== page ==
The reaction from the right-wing press was even harsher. Commentary editor John Podhoretz reiterated the accusation of “anti-Semitic canards” and called Klein “manifestly intellectually unstable”.
Writing in National Review, former George W. Bush speechwriter Peter Wehner called Klein “a man who cannot control his anger and even hatred”.
But Klein has refused to back down, accusing his attackers of using charges of anti-Semitism to silence criticism of neoconservative policies.
“When [Commentary writer] Jennifer Rubin or Abe Foxman calls me anti-Semitic, they’re wrong,” he said in an interview. “I am anti-neoconservative.”
In its broad contours, the controversy is a familiar one, as critics accuse neoconservatives of exercising pernicious influence on U.S. Middle East policy and neoconservatives reply with charges of anti-Semitism and conspiracy-mongering.
What distinguishes the recent furour over Klein, however, is that it involves someone who is widely regarded as an exemplar of the centrist political establishment.
Klein is best known for his 1996 novel “Primary Colors”, a thinly-veiled and largely unflattering portrait of Bill Clinton’s 1992 presidential campaign that was originally published anonymously and subsequently made into a Hollywood movie. A frequent critic of Clinton, Klein has at times expressed admiration for George W. Bush.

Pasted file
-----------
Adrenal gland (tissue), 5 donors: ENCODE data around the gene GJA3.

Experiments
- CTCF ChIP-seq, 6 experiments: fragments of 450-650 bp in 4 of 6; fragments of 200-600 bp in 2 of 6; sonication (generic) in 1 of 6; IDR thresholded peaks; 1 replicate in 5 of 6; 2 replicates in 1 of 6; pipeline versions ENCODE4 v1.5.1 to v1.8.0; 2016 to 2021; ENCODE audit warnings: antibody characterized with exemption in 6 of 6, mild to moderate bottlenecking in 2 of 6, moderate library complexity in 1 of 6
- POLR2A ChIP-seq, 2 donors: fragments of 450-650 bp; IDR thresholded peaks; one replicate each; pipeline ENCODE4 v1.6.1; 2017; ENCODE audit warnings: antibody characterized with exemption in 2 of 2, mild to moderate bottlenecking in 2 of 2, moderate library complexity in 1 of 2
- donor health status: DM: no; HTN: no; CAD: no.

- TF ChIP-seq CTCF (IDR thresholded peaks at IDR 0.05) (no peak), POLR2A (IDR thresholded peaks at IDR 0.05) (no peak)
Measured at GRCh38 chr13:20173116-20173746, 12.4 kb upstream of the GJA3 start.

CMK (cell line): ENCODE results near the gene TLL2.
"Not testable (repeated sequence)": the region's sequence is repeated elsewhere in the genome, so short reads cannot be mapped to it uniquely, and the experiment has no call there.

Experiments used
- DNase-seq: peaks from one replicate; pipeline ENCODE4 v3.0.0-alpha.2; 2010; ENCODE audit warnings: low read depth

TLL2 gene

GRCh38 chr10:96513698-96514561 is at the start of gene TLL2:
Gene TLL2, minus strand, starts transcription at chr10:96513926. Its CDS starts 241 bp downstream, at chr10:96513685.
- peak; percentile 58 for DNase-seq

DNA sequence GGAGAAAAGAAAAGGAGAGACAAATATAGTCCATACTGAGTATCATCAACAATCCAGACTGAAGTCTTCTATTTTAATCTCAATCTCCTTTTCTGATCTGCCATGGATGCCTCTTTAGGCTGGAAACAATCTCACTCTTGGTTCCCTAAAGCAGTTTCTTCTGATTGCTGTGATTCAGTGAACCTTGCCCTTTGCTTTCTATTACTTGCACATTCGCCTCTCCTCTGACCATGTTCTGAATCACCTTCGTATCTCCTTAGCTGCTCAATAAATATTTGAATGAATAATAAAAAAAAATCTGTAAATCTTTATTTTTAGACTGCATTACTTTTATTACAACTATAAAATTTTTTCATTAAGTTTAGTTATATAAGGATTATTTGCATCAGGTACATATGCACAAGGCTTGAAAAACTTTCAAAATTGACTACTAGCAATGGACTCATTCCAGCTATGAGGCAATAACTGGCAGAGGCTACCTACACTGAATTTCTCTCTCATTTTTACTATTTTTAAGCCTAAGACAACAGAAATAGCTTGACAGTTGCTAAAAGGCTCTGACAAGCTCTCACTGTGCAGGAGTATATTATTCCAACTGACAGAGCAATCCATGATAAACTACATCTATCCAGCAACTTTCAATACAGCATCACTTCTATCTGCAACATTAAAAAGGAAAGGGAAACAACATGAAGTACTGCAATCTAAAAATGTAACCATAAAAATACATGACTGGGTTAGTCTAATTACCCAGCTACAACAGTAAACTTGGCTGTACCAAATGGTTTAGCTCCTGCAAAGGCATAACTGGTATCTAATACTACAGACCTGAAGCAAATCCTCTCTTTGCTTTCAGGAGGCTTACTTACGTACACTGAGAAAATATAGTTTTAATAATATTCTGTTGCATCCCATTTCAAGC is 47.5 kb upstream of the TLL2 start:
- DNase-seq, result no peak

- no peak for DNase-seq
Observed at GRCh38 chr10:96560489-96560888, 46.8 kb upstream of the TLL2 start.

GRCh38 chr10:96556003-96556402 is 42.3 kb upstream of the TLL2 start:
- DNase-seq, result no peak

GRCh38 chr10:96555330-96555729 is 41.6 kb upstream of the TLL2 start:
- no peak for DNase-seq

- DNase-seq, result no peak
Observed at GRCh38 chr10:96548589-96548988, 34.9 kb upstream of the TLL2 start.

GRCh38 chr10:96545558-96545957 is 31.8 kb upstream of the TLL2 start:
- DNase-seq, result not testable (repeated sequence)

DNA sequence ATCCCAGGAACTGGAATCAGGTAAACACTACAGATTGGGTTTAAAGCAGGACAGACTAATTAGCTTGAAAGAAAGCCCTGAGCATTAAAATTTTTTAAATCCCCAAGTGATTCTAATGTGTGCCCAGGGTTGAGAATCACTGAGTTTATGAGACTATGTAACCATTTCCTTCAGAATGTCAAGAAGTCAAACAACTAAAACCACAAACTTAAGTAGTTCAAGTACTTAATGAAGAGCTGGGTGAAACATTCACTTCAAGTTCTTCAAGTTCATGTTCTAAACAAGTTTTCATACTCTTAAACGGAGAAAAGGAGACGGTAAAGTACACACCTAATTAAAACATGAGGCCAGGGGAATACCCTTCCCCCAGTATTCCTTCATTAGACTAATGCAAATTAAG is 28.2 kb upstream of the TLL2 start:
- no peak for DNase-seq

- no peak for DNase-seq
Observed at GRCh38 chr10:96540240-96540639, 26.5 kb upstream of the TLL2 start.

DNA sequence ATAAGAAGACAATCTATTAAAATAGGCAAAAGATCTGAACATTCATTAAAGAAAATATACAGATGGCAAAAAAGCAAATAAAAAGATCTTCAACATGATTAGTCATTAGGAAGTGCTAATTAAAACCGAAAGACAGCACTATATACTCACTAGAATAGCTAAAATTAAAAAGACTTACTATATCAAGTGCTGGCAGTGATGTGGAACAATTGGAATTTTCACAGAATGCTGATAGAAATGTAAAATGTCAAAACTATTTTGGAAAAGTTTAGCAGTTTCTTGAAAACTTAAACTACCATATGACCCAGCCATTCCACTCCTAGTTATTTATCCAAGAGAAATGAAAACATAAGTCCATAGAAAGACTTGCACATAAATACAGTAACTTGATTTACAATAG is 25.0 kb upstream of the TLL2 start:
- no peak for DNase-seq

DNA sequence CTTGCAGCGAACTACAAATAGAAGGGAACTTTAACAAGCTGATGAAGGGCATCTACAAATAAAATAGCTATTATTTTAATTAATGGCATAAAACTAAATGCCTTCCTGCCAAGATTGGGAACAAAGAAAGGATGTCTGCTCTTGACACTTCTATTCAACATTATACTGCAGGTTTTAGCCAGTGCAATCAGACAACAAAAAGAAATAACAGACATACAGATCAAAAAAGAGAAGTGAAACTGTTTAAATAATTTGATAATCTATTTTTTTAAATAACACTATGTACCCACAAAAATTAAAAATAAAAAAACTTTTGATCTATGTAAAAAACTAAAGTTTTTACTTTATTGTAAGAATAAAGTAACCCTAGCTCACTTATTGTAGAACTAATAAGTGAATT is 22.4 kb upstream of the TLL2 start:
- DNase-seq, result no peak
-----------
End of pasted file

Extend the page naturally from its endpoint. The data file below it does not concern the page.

He also endorsed the invasion of Iraq in 2003 (although he has since expressed regret for his support) and describes himself as “a strong supporter of Israel”.
The Klein dust-up is the latest in a series of events over the last several years that have placed neoconservatives both in the spotlight and on the defensive.
MJ Rosenberg at Talking Points Memo writes:
This is a narrative some very powerful people do not like. They claim to fear that, because most of the neocons are Jews, Americans will conclude that the war on Iraq was pushed by the Jewish community.
Of course, that is not so. Although most neocons are Jews, few Jews are neocons. Every poll taken of Jewish opinion shows that, after African-Americans and non-Cuban Latinos, Jews have been the segment of the population most strongly opposed to military action against Iraq and Iran. This is no big surprise considering that 80% of Jews are Democrats, and the same percentages supported Gore, Kerry and will, no doubt, support Obama.
But the neocons aren’t worried about the Jews. They are worried that any focus on the campaign they waged for war with Iraq will (as it should) utterly discredit them.
They are, in fact, one of the two groups that push the “neocons equal Jews” meme. The first is the anti-semites. Anti-semites want Americans to associate Jews with a hated war.
The second is the the neocons themselves. They want Americans not to follow the trail of war-mongering that leads not to Jews but to THEM.
Anyway, bravo to Joe Klein for fighting back. As for Feith and Perle and Kristol and Bolton and Wolfowitz and Wurmser and Brooks and Krauthammer and Wieseltier and COMMENTARY and THE NEW REPUBLIC and the WASHINGTON POST editors and the rest of that crowd, they should shut up and volunteer at Walter Reed. For the rest of their lives.
Irancove @ August 1, 2008